Posts Tagged ‘state of emergency’

Italy declares state of emergency after Genoa bridge collapse

August 16, 2018

Italian Prime Minister Giuseppe Conte has declared a 12-month state of emergency in Genoa after the collapse of the Morandi Bridge. The cause of the collapse remains unclear, but several possibilities have been flagged.


Italian rescue workers in the city of Genoa continued to search through the rubble on Wednesday night, in hope of finding survivors of  the Morandi bridge collapse.

It remains unclear what actually caused a 100-meter (328-foot) section of the massive structure, known as Genoa’s “Brooklyn Bridge,” to cave. The bridge collapsed amid torrential rain on Tuesday, causing vehicles on the bridge to fall some 45 meters.

Interior Minister Matteo Salvini did not speculate on how many people may be trapped in the debris but said that 1,000 rescue workers were taking part in the search for survivors.

Genoa: State of emergency declared

Developments on Wednesday

  • The death toll has reached 39, according to authorities.
  • Sixteen people were injured, nine of whom are in serious condition.
  • Authorities evacuated 630 people from nearby apartments, due to concerns about the stability of remaining large sections of the bridge.
  • Italy’s transport minister called for senior managers at Autostrade per l’Italia, the company operating the bridge, to resign.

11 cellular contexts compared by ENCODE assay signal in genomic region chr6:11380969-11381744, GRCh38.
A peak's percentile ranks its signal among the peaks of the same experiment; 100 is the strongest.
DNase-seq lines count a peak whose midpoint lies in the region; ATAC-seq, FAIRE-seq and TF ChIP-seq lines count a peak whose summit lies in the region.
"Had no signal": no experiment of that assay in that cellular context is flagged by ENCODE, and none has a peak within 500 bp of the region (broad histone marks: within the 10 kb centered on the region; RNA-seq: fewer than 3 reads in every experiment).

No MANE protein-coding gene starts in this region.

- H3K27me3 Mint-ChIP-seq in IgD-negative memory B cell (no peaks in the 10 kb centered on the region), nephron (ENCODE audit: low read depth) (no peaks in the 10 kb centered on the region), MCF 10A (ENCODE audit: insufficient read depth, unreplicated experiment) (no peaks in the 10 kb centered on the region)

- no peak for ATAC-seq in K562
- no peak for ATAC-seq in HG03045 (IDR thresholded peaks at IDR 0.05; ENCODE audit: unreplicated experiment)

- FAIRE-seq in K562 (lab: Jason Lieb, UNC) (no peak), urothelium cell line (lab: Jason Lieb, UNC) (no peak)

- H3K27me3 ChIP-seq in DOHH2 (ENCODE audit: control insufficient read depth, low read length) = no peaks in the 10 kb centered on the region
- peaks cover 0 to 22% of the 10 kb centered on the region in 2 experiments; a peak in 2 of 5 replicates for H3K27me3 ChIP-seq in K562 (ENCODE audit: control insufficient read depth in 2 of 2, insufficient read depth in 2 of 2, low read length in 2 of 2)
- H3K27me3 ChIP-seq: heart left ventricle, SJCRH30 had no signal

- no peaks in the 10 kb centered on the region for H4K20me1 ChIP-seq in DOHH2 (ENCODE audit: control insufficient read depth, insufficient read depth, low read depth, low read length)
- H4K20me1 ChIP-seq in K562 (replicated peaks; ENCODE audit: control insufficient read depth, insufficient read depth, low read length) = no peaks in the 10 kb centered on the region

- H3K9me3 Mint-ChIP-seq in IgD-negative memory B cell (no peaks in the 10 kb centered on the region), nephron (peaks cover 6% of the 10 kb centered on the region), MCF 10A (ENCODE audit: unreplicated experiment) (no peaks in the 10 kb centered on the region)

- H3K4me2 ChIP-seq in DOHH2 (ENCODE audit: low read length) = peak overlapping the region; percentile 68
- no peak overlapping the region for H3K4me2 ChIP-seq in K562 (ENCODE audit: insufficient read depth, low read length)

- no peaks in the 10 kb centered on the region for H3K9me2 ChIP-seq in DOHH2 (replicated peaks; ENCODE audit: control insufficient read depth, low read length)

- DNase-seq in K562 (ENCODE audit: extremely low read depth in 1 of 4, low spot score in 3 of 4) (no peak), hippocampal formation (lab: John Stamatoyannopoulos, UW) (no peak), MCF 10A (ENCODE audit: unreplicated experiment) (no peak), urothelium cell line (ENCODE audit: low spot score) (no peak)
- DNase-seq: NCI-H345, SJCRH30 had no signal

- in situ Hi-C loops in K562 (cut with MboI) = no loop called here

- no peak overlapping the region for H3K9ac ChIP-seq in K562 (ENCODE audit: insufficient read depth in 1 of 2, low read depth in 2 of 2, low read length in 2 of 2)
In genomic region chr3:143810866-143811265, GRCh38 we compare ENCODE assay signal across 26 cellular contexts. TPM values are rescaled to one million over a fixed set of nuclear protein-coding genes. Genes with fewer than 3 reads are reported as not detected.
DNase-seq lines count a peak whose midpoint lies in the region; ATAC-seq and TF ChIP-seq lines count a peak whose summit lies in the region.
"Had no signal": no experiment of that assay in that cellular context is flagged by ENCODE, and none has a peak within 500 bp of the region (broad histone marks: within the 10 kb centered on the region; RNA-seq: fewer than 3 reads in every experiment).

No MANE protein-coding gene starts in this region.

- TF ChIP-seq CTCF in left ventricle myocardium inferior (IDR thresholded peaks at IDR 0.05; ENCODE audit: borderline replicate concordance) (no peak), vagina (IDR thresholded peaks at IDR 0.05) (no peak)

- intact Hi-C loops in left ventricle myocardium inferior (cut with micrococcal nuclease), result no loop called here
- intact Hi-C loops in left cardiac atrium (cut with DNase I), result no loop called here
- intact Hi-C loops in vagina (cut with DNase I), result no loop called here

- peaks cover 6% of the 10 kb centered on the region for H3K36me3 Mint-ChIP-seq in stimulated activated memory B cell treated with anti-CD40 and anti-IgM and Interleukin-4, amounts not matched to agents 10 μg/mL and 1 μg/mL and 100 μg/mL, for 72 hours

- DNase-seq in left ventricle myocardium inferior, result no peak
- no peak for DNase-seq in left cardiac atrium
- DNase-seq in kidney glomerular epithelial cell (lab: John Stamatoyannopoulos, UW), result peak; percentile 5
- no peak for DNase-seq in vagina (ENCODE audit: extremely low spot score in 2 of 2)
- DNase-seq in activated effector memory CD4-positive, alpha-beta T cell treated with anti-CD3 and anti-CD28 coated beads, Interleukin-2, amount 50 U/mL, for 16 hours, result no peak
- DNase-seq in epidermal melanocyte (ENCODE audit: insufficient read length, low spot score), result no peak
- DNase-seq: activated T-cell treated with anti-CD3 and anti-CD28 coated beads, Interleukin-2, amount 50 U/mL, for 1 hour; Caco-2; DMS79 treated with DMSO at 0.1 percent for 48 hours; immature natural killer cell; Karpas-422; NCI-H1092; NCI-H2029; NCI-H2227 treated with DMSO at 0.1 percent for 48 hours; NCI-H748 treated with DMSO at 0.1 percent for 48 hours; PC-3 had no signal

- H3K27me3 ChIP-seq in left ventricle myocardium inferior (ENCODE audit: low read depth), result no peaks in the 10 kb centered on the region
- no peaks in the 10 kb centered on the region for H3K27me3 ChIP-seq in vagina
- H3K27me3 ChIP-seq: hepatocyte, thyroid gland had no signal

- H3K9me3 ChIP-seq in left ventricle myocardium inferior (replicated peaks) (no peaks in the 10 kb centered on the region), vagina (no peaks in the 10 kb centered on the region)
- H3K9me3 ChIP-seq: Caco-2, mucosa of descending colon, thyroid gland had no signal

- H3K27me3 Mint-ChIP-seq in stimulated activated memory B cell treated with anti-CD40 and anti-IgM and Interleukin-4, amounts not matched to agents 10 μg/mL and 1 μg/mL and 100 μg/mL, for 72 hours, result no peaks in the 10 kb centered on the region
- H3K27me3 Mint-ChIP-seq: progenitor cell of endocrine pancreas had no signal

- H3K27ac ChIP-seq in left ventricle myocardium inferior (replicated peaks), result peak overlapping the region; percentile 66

• Autostrade per l’Italia said it carried out regular checks before the collapse that provided reassuring results and the maintenance program had been approved by the Transport Ministry.
  • The transport minister said the company could face millions of euros in fines.

‘Unacceptable in a modern society’

Genoa Prosecutor Francesco Cozzi told reporters that the investigation into the collapse would focus on human error. In particular, any possible design flaws in the bridge’s construction or any inadequate maintenance will be examined.

Cozzi said he didn’t know who might be responsible but also added that the tragedy “wasn’t an accident.”

Prime Minister Giuseppe Conte called the tragedy “unacceptable in a modern society.” He said that “all infrastructure” across the country needed to be double-checked. “We must not allow another tragedy like this to happen again,” he added.

Italian Infrastructure and Transport Minister Danilo Toninelli blamed Autostrade per l’Italia, the private company that runs much of Italy’s motorway network, for the incident.

The company was guilty of “serious shortcomings,” would have its concession to run the motorway network withdrawn and would face fines of up to €150 million ($170 million), Toninelli wrote on Facebook. Conte on Wednesday confirmed the government’s intention to revoke the firm’s contract.

Interior minister points finger at EU austerity